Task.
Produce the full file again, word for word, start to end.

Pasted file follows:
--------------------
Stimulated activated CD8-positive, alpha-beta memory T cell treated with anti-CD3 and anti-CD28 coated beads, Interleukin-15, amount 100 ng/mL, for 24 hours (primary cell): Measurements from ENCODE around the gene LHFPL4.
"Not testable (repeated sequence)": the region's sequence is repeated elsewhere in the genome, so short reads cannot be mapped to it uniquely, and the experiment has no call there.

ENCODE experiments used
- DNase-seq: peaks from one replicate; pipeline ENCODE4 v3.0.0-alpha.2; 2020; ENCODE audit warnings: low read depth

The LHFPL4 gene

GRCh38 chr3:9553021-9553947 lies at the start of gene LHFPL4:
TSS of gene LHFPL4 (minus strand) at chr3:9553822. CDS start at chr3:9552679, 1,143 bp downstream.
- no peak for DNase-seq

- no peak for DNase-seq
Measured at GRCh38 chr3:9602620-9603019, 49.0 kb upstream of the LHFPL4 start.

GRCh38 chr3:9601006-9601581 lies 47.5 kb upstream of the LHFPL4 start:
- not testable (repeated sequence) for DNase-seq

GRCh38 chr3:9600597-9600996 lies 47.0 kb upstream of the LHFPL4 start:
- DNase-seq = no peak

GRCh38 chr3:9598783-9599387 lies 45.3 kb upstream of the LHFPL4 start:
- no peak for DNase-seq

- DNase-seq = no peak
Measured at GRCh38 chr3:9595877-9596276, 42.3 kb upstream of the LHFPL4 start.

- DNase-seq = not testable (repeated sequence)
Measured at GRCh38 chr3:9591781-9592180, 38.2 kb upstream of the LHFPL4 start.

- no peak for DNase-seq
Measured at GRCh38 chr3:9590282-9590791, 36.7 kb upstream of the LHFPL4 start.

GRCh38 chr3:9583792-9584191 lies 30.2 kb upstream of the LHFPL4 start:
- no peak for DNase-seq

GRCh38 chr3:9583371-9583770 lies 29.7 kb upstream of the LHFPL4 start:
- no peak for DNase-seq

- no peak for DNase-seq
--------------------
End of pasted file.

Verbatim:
Stimulated activated CD8-positive, alpha-beta memory T cell treated with anti-CD3 and anti-CD28 coated beads, Interleukin-15, amount 100 ng/mL, for 24 hours (primary cell): Measurements from ENCODE around the gene LHFPL4.
"Not testable (repeated sequence)": the region's sequence is repeated elsewhere in the genome, so short reads cannot be mapped to it uniquely, and the experiment has no call there.

ENCODE experiments used
- DNase-seq: peaks from one replicate; pipeline ENCODE4 v3.0.0-alpha.2; 2020; ENCODE audit warnings: low read depth

The LHFPL4 gene

GRCh38 chr3:9553021-9553947 lies at the start of gene LHFPL4:
TSS of gene LHFPL4 (minus strand) at chr3:9553822. CDS start at chr3:9552679, 1,143 bp downstream.
- no peak for DNase-seq

- no peak for DNase-seq
Measured at GRCh38 chr3:9602620-9603019, 49.0 kb upstream of the LHFPL4 start.

GRCh38 chr3:9601006-9601581 lies 47.5 kb upstream of the LHFPL4 start:
- not testable (repeated sequence) for DNase-seq

GRCh38 chr3:9600597-9600996 lies 47.0 kb upstream of the LHFPL4 start:
- DNase-seq = no peak

GRCh38 chr3:9598783-9599387 lies 45.3 kb upstream of the LHFPL4 start:
- no peak for DNase-seq

- DNase-seq = no peak
Measured at GRCh38 chr3:9595877-9596276, 42.3 kb upstream of the LHFPL4 start.

- DNase-seq = not testable (repeated sequence)
Measured at GRCh38 chr3:9591781-9592180, 38.2 kb upstream of the LHFPL4 start.

- no peak for DNase-seq
Measured at GRCh38 chr3:9590282-9590791, 36.7 kb upstream of the LHFPL4 start.

GRCh38 chr3:9583792-9584191 lies 30.2 kb upstream of the LHFPL4 start:
- no peak for DNase-seq

GRCh38 chr3:9583371-9583770 lies 29.7 kb upstream of the LHFPL4 start:
- no peak for DNase-seq

- no peak for DNase-seq